Elvis' #1 Pop Singles on Cashbox, USA:
Heartbreak Hotel (1956)
Don't Be Cruel (1956)
Hound Dog (1956)
Love Me Tender (1956)
Too Much (1957)
All Shook Up (1957)
Teddy Bear (1957)
Jailhouse Rock (1957)
Stuck On You (1960)
It's Now Or Never (1960)
Are You Lonesome Tonight? (1960)
Good Luck Charm (1962)
Return To Sender (1962)
In The Ghetto (1969)
Suspicious Minds (1969)
Burning Love (1972)
(The Cashbox chart is now defunct)
Elvis was 5' 11" tall
Elvis' natural hair color was dark blond
Elvis' blood type was O Positive
Elvis' shoe size was 11D
One of Elvis'( maternal) ancestors, Morning White Dove (born 1800, died 1835), was a full-blooded Cherokee Indian
Elvis' uncle, Noah Presley, became Mayor of East Tupelo on January 7, 1936
The Presley family moved to Memphis on November 6, 1948
Elvis was issued a Social Security card in September 1950 with the # 409-52-2002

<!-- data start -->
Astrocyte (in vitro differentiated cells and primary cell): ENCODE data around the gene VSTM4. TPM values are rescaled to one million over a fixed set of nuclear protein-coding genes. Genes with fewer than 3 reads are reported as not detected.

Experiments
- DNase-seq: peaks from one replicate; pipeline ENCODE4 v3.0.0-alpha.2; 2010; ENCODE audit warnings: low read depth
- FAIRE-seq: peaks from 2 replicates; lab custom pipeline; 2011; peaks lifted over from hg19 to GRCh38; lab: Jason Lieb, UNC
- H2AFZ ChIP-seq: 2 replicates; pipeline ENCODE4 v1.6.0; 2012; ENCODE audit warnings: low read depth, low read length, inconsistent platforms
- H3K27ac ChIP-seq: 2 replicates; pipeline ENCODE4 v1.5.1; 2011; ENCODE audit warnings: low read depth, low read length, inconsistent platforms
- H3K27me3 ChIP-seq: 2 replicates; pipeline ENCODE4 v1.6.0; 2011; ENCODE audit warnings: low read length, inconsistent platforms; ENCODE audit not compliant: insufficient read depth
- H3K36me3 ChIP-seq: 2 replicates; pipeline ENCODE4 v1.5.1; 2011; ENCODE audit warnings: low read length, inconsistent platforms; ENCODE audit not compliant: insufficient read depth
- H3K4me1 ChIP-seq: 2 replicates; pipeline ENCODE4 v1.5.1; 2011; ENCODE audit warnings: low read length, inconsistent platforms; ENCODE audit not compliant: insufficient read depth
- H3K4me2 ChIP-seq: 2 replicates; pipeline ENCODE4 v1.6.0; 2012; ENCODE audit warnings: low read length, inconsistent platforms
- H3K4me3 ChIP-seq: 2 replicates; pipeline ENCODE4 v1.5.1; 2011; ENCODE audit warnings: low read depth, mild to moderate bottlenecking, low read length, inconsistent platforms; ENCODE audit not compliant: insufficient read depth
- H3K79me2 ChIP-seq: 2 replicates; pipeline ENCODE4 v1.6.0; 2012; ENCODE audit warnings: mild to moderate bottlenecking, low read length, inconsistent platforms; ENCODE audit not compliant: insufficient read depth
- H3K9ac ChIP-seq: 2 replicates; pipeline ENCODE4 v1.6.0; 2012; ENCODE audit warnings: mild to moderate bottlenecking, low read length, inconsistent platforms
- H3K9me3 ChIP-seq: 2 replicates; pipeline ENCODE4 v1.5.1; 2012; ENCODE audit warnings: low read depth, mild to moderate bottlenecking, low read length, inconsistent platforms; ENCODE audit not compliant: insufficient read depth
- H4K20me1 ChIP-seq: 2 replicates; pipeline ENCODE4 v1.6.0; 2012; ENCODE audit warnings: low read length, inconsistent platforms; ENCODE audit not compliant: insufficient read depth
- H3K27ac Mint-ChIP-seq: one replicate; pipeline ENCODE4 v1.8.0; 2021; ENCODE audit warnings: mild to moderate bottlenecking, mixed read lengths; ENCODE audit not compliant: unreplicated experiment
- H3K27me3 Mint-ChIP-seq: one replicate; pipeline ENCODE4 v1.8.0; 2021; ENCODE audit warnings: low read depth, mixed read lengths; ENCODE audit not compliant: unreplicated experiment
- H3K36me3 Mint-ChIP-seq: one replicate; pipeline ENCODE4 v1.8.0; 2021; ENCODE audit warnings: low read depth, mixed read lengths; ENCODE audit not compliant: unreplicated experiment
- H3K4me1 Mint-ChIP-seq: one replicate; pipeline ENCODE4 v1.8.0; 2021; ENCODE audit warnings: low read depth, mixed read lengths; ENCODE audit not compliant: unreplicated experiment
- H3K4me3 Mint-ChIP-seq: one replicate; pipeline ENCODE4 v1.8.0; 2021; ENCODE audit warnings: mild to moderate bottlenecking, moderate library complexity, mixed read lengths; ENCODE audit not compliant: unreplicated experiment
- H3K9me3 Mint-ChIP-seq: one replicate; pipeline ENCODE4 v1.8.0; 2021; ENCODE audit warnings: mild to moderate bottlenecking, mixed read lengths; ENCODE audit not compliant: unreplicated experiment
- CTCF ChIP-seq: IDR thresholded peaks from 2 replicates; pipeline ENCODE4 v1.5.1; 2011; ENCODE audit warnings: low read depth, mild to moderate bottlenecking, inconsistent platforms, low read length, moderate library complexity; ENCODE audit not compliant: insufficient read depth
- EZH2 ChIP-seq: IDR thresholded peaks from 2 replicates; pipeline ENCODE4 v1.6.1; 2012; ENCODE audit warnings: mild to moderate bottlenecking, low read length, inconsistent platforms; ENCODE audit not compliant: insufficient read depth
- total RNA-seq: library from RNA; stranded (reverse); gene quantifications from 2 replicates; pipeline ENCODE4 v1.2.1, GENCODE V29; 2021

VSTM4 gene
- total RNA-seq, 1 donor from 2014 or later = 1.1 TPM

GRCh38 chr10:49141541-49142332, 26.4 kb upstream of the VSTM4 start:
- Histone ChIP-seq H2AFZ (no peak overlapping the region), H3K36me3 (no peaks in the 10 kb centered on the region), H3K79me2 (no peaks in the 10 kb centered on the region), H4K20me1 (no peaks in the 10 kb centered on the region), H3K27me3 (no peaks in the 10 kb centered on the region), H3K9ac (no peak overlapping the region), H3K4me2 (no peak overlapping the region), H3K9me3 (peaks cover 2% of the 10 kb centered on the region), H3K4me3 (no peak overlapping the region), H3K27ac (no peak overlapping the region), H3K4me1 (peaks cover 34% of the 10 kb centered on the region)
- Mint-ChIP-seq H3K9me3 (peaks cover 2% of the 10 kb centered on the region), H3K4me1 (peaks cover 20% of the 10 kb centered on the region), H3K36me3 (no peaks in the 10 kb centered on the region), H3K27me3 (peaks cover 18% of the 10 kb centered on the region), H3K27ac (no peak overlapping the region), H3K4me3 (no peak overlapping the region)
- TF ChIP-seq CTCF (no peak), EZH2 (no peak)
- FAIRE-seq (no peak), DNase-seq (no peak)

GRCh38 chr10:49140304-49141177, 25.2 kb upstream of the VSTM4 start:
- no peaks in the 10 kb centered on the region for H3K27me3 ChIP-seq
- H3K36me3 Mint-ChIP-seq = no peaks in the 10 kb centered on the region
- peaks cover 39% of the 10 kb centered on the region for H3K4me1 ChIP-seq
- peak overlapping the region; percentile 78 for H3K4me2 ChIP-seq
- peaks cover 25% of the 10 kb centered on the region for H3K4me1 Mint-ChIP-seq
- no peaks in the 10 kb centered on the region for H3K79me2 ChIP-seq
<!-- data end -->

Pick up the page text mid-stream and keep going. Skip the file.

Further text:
In 1954 some of the shows played by Elvis & The Blue Moon Boys were at the Overton Park Shell; the Bel-Air Club; Sleepy-Eyed John's Eagle's Nest Club and the Louisiana Hayride
Elvis' first manager was Scotty Moore, then Bob Neal, before signing with Colonel Tom Parker
The first DJ to play an Elvis record was Fred Cook (WREC), not Dewey Phillips (WHBQ). However, Dewey had the distinction of being the first DJ to play an Elvis record in its entirety
Elvis once dated famous stripper, Tempest Storm
Elvis was filmed from the waist up only during his 3rd and final appearance on The Ed Sullivan Show
In the 50s Elvis was friendly with rising stars, Natalie Wood, Robert Wagner and Ty (Bronco Lane) Hardin
Gladys Presley was 46 years old when she died, not 42, as many books suggest
The Roustabout album sold 450,000 copies on its initial release, 150,000 copies more than any of the preceding three soundtrack LPs. It was Elvis' last "soundtrack" album to reach #1 on the major album charts in the US